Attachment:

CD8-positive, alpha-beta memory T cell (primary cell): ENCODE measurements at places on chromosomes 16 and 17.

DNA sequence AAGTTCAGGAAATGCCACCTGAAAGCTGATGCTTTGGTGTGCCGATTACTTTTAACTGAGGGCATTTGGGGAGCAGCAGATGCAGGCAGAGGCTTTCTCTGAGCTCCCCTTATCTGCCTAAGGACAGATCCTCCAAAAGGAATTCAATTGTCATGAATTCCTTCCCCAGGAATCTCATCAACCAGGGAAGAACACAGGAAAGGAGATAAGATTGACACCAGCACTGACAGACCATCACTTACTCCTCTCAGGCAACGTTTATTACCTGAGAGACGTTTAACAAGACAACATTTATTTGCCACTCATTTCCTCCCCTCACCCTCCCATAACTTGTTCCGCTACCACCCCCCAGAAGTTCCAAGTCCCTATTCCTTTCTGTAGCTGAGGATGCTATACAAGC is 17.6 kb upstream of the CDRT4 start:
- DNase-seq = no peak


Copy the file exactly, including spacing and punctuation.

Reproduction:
CD8-positive, alpha-beta memory T cell (primary cell): ENCODE measurements at places on chromosomes 16 and 17.

DNA sequence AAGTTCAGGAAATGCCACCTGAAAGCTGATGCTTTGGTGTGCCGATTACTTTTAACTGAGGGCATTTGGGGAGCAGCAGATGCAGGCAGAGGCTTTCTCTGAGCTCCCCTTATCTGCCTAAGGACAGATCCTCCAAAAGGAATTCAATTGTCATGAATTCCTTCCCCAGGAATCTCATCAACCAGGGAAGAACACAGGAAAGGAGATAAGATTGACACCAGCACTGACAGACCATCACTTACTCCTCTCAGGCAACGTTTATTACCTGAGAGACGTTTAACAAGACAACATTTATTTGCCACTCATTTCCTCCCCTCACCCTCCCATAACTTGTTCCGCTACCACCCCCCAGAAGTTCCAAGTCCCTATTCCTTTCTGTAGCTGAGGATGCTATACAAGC is 17.6 kb upstream of the CDRT4 start:
- DNase-seq = no peak